But who hasn’t lied about who they were online? Everyone, at least most, has lied once about something while chatting with some random stranger. Whether it was your age, hair color, or even how many goals you scored at your game, we all want to feel a sense of community- a sense that we fit in- and I think that is at the core of why people continue to scam and hide behind this virtual profile. I mean why else would virtual, online worlds be made? Why would sites like Chat With a Stranger or AIM be so open to random conversation?

    It’s all very interesting to say the least.

  4. This movie was very fascinating to watch. At first i was creeped out then once we began to understand why she did it in the first place my feelings toward her were changed. I felt bad for her and how she had to do create people and different personalities in order for her to be happy, at least for a while.Identity is very important in the world we live in today.

  5. After watching the documentary “Catfish” I find that the relationship between reality and the cyber world are walking a more narrow line. Although I don’t condone what the lady did in that movie I think it shows a bit of an interesting idea that it is becoming harder to be someone you are not on the internet. There are so many ways to check up on things on the internet and I think people’s mind will slowly shift back to this don’t trust anyone on the internet mentality we had years ago. The only difference will be the ability to background check with google.

  6. Prior to watching this movie, i was not as aware of how easy it is to be able to fake an identity. Luckily i have never been a victim of such an act but i now know that i need to be more aware.
    Nonetheless, i do believe that an having identity online is very beneficial and it is getting more important in having one now as technology improves. The benefits of having an online identity are endless as you get to stay in touch with family and friends, as well as being able to show yourself off to future possible employers.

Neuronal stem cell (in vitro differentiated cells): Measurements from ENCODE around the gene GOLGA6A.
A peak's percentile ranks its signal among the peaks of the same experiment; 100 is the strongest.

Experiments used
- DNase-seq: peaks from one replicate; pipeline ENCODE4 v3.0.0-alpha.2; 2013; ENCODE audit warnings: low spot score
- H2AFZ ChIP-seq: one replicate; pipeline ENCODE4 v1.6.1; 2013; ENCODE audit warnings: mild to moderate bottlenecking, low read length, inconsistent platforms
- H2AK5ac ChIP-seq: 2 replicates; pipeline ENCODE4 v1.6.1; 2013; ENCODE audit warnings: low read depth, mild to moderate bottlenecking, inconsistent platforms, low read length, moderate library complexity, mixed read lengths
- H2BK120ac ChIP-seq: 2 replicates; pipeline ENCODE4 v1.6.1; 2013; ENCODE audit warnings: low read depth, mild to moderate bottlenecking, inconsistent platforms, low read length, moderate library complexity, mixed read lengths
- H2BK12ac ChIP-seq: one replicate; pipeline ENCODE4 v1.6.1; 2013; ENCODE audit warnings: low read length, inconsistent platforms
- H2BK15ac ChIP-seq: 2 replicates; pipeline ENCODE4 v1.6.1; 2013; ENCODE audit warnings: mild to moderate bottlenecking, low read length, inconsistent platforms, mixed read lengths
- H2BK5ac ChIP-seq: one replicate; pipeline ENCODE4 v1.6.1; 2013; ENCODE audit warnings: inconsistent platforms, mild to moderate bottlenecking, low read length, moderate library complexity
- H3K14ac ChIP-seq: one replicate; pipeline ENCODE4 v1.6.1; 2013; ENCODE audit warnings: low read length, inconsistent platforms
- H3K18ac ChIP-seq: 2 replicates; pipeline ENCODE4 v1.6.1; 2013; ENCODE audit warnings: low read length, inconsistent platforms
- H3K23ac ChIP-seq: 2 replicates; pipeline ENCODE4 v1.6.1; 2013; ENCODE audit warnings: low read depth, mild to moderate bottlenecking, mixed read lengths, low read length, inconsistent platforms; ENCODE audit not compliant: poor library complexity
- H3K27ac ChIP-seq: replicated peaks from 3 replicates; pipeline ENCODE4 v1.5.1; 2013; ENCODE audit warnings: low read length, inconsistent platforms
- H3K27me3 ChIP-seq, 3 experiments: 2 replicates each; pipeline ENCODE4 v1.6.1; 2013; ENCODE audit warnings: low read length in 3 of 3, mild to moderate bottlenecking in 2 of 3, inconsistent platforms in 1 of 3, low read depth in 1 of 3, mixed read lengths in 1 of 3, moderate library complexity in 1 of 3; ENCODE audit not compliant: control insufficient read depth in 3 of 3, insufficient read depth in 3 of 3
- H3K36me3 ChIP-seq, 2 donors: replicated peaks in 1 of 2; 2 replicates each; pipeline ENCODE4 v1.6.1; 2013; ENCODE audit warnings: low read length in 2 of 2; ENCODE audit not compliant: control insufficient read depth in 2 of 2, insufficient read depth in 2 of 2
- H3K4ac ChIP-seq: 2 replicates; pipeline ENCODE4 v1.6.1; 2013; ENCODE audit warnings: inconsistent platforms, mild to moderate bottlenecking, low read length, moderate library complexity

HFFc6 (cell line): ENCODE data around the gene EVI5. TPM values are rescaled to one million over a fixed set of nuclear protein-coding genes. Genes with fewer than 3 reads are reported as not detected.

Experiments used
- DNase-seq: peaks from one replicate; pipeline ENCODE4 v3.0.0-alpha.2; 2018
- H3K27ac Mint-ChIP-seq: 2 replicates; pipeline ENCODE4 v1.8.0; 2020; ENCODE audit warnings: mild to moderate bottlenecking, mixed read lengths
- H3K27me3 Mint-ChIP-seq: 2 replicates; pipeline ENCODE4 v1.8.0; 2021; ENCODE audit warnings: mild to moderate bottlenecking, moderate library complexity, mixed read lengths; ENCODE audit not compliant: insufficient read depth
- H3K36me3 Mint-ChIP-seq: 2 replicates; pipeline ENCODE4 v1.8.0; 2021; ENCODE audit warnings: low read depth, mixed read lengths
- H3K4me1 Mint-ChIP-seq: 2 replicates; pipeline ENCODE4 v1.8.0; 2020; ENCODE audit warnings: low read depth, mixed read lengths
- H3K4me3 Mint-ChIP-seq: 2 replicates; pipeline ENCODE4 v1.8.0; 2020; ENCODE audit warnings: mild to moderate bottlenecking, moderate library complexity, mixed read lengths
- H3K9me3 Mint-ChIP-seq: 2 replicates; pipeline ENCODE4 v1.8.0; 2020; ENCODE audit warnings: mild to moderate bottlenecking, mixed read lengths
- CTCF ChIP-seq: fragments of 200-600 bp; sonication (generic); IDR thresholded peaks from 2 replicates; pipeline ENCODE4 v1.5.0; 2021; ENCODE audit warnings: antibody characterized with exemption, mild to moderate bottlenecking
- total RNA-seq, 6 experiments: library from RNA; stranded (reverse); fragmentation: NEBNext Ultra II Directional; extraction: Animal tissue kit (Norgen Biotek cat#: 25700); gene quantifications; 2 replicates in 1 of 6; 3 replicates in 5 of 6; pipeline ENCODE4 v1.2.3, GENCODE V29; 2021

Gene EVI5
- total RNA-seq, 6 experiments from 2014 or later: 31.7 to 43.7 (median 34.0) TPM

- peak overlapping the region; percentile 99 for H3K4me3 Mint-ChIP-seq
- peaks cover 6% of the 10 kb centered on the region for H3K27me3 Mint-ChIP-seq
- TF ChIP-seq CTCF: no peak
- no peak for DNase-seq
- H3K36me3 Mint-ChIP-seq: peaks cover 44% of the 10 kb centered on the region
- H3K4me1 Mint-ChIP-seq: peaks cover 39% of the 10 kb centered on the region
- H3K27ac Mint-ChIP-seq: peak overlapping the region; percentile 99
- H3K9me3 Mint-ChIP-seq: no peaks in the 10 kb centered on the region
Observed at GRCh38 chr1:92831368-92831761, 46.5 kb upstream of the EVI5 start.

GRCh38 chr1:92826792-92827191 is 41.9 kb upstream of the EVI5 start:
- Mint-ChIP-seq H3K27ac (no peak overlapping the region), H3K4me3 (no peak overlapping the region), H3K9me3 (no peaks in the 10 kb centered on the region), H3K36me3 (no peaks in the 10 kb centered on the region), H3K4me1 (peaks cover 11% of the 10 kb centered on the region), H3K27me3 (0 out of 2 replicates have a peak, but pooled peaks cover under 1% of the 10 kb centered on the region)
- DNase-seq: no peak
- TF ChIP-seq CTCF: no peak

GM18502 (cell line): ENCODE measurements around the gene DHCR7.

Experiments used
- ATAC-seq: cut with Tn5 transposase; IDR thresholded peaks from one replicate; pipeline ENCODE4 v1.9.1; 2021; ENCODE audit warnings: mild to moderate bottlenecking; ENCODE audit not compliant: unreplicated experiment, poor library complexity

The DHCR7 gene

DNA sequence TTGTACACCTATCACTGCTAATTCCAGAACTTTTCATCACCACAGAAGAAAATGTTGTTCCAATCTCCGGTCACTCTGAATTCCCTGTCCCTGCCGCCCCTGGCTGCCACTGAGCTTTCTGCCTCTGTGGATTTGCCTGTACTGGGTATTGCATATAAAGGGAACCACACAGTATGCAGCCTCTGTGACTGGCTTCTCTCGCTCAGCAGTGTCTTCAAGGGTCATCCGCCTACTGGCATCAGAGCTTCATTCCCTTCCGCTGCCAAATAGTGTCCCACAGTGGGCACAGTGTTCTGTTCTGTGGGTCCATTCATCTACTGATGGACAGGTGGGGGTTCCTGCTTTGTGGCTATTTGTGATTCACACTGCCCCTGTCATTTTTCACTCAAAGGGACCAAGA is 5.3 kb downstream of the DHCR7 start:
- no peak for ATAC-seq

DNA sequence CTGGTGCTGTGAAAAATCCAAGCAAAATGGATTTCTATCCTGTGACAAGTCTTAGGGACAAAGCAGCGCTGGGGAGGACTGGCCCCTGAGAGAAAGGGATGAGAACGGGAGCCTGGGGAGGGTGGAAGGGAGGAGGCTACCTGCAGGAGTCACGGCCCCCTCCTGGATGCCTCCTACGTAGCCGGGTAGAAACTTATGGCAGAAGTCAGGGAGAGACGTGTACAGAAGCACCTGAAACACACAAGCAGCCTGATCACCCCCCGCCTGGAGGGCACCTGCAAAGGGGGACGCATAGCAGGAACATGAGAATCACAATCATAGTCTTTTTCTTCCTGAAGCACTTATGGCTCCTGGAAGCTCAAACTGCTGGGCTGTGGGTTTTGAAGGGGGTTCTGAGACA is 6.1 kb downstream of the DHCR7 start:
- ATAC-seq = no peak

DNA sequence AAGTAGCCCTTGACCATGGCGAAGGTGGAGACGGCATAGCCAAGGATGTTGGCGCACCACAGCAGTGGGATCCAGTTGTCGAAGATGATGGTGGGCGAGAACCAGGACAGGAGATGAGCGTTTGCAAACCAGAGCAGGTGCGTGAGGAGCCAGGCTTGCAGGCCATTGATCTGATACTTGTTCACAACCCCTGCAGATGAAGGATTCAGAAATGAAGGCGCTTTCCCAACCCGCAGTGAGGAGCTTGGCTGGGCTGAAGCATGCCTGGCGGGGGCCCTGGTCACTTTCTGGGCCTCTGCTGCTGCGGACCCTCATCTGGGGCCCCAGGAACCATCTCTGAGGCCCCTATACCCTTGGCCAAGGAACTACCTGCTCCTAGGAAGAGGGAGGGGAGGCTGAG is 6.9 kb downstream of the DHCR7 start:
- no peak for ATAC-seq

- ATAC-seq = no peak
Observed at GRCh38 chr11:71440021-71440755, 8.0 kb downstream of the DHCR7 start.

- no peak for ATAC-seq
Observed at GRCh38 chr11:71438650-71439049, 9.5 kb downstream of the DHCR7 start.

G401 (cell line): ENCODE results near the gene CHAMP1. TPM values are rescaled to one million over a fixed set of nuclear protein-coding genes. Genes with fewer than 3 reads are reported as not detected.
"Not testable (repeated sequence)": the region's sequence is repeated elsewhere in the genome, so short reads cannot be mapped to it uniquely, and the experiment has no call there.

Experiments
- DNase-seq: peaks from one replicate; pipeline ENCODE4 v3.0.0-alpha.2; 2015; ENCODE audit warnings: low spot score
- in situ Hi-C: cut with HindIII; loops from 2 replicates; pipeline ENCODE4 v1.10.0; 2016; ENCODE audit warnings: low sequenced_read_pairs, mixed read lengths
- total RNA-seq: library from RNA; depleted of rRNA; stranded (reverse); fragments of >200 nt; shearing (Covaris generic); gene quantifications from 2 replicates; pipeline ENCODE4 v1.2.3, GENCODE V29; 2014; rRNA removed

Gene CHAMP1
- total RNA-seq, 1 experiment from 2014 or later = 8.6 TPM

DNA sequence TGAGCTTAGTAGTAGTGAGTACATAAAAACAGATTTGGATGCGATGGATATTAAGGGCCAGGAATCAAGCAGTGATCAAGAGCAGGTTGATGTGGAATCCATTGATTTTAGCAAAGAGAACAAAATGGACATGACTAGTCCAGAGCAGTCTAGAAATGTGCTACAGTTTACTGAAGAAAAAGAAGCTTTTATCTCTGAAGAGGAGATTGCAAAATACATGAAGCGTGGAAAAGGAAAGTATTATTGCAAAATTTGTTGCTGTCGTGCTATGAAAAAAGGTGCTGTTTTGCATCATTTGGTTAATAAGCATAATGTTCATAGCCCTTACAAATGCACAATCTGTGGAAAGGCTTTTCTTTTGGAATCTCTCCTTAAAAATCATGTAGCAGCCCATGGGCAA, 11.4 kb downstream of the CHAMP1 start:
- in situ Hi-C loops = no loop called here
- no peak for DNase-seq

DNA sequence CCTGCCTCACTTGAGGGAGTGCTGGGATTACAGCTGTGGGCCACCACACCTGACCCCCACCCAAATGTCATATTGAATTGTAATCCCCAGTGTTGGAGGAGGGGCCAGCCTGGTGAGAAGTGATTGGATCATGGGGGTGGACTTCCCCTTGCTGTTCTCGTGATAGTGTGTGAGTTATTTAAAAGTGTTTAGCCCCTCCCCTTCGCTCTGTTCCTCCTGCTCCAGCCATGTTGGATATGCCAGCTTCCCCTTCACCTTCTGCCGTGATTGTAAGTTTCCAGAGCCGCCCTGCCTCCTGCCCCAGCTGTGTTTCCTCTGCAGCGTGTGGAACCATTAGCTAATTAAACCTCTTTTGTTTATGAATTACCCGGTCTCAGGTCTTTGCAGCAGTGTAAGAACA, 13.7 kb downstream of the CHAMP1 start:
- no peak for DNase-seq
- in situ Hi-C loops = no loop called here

7. I thought this film was so intriguing. It baffled me at how someone could actually live a double life like that, but in the end, it all made more sense to me. Depression, loneliness, inability to cope with your surroundings, and the need to escape from reality, are all factors that can trigger this kind of bizarre, emotional getaway for people. Although I have never dealt with something like this personally, I can see how easy it could be to let oneself go down that slippery slope of needing some kind of affirmation and escape in their daily lives, even if it is destructive to someone else in the meantime.

  8. I’ve done it.
    Back in the day on Myspace, I used to troll around searching different profiles late at night when I couldn’t sleep. I had just been broken up with my “first love” and I was dealing with that traumatic experience. From the profiles I would see a plethora of people doing things I wanted to do.
    Playing guitar.
    Skateboarding.
    Going out with friends.
    Traveling.
    So what did I do? I stole those stories and pasted them onto my Myspace while embellishing the things I thought were really cool about me.
    Playing polo.
    Writings.
    4-H stuff.
    And this was all to show that I was not “losing” the break-up.
    It’s weird looking back at it now. Seeing how easy it was it was to create this person I had wanted to be. The technology was new to me and I was eager to abuse it in whatever way possible. Especially to try and get my ex back.
    Though…
    …after a few months…
    I realize how crazy, sad and pathetic that I was being. If we had ended back up together how was I going to explain all the things I had put up on Myspace? All these friends. All these trips to California and NYC. My new found skateboarding/guitar skills.
    There wasn’t anyway.
    So I decided to leave Myspace.
    Leave it for something brand new and start over again with a fresh, more adult seeming social network.
    I joined Facebook.